How do we measure a diabetes crisis? Living with diabetes, particularly type 1 diabetes, in the developed world often exposes the limitations of life-saving therapies and medications: testing blood glucose five to ten times per day, injecting insulin anywhere from six to ten times daily, wearing medical devices subcutaneously and dealing with hyperglycaemia and the threat of complications against tight blood glucose control and the risk of severe, sometimes fatal, hypoglycaemia. In the best circumstances, diabetes therapies are difficult, but people can survive.
Now imagine a double burden such as the isolation and deprivation in war or natural disaster: these are regions without electricity, clean food and water, medical care and essential diabetes supplies. Consider the ten-year old boy living with type 1 diabetes who, buying time in a refugee camp, is finally administered a blood glucose test by an aid worker. The result of the test is alarming; perhaps well over 40 mmol/L (720 mg/dL), partially because he had his first bowl of food for the first time in a week. How long will he survive without insulin?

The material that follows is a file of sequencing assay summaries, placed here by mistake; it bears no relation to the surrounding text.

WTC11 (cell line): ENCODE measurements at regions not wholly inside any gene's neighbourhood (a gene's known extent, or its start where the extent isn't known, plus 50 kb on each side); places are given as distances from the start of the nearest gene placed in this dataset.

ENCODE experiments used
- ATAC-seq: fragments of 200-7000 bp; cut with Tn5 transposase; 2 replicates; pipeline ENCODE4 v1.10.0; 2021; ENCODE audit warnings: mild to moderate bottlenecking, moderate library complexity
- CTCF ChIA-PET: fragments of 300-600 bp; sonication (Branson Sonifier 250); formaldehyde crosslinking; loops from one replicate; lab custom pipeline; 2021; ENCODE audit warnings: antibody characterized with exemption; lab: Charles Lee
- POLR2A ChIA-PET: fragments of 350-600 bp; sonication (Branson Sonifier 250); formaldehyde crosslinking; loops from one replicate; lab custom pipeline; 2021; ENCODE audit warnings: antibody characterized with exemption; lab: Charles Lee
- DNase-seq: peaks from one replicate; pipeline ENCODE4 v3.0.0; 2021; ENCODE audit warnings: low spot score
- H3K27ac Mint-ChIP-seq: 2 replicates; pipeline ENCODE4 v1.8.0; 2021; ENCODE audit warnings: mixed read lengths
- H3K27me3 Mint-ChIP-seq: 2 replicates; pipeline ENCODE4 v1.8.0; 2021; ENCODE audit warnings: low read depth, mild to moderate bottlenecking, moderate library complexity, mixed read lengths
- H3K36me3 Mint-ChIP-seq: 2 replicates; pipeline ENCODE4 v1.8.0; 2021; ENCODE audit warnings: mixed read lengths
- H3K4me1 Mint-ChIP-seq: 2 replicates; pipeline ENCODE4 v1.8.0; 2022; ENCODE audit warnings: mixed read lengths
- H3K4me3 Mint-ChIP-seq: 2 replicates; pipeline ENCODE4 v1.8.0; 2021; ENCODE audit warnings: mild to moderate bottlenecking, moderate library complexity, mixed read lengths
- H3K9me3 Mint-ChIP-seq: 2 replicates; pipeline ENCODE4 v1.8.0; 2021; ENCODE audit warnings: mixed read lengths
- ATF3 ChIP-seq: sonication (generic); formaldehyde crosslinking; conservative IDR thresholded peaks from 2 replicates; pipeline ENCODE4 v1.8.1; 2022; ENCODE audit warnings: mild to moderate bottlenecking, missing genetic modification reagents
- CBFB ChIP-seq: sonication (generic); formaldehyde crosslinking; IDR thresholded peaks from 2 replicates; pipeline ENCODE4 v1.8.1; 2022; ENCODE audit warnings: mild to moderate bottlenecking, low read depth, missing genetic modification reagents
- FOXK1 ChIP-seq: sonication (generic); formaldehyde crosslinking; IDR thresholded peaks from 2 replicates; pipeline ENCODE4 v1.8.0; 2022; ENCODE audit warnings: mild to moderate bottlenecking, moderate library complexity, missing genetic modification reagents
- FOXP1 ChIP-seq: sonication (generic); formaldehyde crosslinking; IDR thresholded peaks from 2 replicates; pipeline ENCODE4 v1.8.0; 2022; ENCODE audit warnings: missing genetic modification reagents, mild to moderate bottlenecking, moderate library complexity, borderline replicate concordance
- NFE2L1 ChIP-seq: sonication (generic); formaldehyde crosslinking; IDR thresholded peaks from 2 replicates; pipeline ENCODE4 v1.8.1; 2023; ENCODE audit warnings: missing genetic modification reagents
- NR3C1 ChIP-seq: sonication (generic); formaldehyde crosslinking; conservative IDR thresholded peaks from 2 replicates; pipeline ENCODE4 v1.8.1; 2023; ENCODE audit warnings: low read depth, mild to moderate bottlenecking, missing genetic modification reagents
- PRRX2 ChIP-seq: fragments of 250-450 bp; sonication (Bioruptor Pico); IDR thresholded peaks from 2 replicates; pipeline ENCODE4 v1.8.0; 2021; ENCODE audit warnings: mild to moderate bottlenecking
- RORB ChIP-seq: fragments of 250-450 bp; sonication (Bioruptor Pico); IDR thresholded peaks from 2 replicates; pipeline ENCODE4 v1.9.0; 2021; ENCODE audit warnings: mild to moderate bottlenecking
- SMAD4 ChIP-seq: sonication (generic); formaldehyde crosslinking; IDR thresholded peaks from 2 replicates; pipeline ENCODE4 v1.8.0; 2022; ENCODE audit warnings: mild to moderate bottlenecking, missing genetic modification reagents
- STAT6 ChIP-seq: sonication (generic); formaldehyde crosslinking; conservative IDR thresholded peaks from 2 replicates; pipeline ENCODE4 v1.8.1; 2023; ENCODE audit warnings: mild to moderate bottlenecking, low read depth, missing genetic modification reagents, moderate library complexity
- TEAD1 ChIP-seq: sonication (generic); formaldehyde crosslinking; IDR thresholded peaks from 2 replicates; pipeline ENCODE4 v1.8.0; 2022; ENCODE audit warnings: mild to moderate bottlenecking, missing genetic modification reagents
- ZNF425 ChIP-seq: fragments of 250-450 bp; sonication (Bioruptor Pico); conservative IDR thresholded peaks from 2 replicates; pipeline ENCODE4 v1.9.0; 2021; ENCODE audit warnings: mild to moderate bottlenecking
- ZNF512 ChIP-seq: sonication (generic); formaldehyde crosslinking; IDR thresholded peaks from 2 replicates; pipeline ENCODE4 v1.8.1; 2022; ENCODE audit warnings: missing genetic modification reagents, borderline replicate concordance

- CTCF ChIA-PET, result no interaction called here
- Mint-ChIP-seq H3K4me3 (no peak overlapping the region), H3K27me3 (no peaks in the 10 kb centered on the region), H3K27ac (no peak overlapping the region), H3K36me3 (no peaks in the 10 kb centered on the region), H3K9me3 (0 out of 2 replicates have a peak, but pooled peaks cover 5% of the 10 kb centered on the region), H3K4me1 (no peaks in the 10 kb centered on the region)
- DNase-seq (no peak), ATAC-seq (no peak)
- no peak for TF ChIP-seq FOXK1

Testing the limits of diabetes in a world where early death from the condition is preventable is intolerable and unjust, but still occurs today in many regions worldwide. Thankfully, aid sometimes arrives, saving lives in a climate where international aid operations often dictate ‘diabetes is not in the framework and not an emergency’.
Our special report focuses on three regions and the voices of those closest to diabetes in environmental or political crisis: doctors and aid workers helping people without diabetes supplies survive the aftermath of Typhoon Haiyan in the Philippines; an insulin distribution team and advocacy leader who are taking risks to get insulin to those most in need in Syria; and a team of specialists saving the lives of thousands who live with diabetes in the Republic of Mali.